The 10 Most Brutal Knockouts in UFC History (Viewer Discretion Advised)

Founded in 1993, the Ultimate Fighting Championship has grown from a fledgling mixed martial arts promotion into a $4 billion company. In a sport where one punch, kick or flying knee can make or break a career, a few knockouts stand out for utter brutality as much as tactical excellence. These 10 UFC KOs are not for the faint of heart.

Silva Straight Kicks Belfort in the Jaw

In a match of two UFC champions, Brazilian Vitor Belfort challenged his countryman Anderson Silva for the middleweight title at UFC 126 in February 2011. Belfort had never been knocked out in 28 previous fights, but after he received a lightning-quick straight kick to the jaw, Silva finished him off with punches for an impressive eighth consecutive defense of the title.

Barboza the Brutal Ballerina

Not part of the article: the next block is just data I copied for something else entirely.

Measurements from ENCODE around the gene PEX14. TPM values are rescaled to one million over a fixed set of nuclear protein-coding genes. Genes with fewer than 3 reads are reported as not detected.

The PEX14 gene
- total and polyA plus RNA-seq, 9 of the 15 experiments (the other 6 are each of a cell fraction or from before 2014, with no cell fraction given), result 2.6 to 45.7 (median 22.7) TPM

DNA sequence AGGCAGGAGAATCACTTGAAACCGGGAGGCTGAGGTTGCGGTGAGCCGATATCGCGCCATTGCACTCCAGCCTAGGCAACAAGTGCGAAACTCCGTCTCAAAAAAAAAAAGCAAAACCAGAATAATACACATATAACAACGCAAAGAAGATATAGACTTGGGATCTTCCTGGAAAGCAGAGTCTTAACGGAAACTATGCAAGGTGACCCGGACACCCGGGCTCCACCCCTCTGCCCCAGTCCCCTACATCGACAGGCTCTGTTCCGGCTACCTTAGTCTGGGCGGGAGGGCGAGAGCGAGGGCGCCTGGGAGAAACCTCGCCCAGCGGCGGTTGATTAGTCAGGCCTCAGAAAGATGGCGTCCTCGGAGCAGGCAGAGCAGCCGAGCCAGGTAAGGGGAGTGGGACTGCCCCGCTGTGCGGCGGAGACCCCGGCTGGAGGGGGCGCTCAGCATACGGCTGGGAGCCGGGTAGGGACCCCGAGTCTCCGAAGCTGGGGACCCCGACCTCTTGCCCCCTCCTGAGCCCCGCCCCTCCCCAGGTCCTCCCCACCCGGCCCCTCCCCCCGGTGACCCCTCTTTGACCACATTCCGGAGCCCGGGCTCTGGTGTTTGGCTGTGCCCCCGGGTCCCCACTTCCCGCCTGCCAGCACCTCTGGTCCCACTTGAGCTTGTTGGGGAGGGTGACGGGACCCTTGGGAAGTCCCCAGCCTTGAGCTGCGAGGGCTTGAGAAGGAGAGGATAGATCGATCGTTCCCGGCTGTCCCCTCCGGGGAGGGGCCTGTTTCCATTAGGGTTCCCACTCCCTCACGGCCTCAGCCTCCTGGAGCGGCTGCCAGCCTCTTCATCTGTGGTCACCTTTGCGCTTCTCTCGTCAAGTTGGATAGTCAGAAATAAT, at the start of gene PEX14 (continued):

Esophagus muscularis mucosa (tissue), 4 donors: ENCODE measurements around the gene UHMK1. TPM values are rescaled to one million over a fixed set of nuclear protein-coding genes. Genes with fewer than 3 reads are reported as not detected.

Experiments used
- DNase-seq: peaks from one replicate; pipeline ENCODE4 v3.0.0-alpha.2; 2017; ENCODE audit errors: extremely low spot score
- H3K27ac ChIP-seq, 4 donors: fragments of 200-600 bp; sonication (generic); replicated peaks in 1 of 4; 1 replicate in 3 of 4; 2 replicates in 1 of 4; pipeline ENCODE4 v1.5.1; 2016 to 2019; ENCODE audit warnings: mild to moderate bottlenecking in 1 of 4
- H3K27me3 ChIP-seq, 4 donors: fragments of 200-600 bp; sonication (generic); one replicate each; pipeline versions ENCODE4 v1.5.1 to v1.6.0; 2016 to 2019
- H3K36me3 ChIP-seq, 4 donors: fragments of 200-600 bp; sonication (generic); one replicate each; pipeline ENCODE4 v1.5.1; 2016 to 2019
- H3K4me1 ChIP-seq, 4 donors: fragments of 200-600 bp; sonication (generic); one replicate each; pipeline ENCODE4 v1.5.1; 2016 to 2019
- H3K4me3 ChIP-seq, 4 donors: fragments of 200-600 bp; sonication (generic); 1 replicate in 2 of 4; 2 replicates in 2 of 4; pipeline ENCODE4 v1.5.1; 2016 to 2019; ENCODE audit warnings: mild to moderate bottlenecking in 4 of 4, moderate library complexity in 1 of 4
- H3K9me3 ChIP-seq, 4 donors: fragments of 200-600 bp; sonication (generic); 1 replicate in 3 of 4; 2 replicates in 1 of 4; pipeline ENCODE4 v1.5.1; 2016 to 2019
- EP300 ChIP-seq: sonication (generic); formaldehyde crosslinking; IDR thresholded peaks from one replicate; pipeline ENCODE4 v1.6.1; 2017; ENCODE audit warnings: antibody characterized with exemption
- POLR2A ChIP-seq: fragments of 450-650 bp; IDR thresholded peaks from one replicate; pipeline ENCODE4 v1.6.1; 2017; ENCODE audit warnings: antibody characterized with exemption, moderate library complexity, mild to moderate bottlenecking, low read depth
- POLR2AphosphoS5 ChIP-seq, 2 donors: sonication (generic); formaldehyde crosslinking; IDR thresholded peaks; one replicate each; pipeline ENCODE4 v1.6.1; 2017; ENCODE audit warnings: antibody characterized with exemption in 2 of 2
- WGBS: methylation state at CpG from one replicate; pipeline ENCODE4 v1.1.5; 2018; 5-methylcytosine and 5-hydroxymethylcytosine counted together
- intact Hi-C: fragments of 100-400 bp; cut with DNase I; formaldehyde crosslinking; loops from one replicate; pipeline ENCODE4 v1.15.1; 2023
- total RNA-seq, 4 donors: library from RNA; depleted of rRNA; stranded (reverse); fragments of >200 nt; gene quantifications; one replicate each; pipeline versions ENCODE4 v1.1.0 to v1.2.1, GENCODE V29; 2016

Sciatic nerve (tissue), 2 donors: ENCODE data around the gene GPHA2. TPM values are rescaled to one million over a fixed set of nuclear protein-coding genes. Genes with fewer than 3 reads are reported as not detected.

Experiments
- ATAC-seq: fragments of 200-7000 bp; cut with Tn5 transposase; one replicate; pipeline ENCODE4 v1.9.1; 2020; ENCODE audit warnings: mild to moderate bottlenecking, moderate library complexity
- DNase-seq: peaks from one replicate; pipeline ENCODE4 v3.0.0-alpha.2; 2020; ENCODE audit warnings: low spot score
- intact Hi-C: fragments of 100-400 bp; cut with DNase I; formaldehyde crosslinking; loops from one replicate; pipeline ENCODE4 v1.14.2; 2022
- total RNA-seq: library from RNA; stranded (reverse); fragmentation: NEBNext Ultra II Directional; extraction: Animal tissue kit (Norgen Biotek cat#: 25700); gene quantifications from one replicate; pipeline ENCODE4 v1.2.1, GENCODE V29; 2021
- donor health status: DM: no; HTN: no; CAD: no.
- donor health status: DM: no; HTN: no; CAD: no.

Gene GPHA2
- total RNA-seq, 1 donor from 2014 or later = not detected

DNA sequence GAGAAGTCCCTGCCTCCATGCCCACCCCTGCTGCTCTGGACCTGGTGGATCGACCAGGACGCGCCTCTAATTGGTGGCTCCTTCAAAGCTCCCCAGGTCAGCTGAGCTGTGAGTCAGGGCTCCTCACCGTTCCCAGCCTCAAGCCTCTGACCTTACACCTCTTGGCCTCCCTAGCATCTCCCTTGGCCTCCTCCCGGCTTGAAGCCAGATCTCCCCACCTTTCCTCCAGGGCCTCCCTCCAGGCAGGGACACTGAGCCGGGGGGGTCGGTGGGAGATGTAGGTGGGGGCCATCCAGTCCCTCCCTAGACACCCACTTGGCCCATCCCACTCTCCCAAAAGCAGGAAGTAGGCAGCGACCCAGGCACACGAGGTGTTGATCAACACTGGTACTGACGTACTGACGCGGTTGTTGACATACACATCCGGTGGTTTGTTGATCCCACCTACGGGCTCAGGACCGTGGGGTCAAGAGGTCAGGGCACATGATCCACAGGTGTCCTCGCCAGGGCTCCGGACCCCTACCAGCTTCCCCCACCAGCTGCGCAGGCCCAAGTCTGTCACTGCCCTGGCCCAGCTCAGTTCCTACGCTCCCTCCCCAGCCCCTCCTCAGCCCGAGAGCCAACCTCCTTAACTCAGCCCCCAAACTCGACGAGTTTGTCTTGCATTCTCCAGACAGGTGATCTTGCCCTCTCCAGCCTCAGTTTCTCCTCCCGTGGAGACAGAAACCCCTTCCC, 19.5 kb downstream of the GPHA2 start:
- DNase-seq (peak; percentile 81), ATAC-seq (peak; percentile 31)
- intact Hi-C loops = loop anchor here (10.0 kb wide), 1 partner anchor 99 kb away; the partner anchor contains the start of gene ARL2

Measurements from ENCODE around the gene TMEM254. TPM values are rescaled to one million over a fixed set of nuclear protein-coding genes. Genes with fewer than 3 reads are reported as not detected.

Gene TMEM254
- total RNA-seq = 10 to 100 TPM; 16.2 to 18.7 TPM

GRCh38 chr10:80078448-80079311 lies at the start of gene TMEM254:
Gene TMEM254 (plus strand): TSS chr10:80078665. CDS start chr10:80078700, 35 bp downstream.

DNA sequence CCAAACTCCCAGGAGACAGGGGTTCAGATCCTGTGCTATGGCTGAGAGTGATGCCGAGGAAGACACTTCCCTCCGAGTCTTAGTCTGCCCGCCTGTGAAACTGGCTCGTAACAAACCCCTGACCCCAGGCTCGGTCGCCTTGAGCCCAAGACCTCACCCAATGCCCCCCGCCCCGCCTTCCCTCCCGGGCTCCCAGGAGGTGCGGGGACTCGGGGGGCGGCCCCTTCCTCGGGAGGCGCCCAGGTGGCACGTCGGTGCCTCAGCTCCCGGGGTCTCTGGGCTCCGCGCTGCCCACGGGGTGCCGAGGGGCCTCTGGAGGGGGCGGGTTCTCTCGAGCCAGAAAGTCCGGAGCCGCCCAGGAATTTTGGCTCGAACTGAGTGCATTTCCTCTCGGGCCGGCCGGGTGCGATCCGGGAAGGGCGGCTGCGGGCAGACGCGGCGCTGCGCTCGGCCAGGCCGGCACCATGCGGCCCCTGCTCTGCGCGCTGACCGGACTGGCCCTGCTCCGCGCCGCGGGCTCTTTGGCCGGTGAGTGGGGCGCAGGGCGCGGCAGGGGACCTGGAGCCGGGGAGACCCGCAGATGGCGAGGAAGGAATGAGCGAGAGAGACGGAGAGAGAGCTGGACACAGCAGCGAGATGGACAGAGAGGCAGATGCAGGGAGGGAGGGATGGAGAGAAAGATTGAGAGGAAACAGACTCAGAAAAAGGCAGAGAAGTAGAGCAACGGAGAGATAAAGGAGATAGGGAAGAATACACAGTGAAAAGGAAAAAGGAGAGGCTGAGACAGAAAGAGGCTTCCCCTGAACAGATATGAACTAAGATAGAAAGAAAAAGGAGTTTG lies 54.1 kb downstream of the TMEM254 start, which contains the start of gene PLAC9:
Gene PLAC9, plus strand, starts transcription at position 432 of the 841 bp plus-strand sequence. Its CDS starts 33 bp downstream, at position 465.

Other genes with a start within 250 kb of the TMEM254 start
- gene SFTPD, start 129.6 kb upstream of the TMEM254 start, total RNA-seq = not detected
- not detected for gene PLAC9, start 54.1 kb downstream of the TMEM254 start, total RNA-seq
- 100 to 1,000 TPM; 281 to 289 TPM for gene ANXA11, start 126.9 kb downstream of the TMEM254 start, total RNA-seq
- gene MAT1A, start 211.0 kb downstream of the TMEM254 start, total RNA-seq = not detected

Englishman Terry Etim journeyed to Rio de Janeiro for UFC 142 in January 2012. The trip did not go well. Brazilian Edson Barboza welcomed Etim with a full spinning kick, and the resulting fall looked like a choreographed kung fu scene, as if Etim was a felled tree. It earned Barboza both Fight of the Night and Knockout of the Night bonuses.

Head Kick KOs Cro Cop

Croatian Mirko Filipovic is known as the "Cro Cop" for serving in his country's special police force. But even his tactical training did not prepare him for heavyweight Gabriel Gonzaga's stunning head kick late in the first round at April 2007's UFC 70 in England. However, Filipovic avenged the loss with a third-round TKO of Gonzaga in April 2015.

The Iceman Freezes Ortiz

A UFC match must be stopped when a fighter is no longer capable of "intelligently defending" himself. That clause worked against Tito Ortiz at UFC 47 in April 2004, as Chuck Liddell endured a couple of hard counterpunches and continued with a wild onslaught of blows on Ortiz, practically standing him up against the cage and opening a gash before Ortiz dropped.

Flying Forearm Follows Knockout Punch

As brutal as Dan Henderson's right hook was with the knockout blow on Michael Bisping, it didn't quite finish their match at July 2009's UFC 100. It's a pity that referee Mario Yamasaki didn't cross the canvas sooner to prevent Henderson's crushing flying elbow, because Bisping was clearly out cold before he even hit the mat.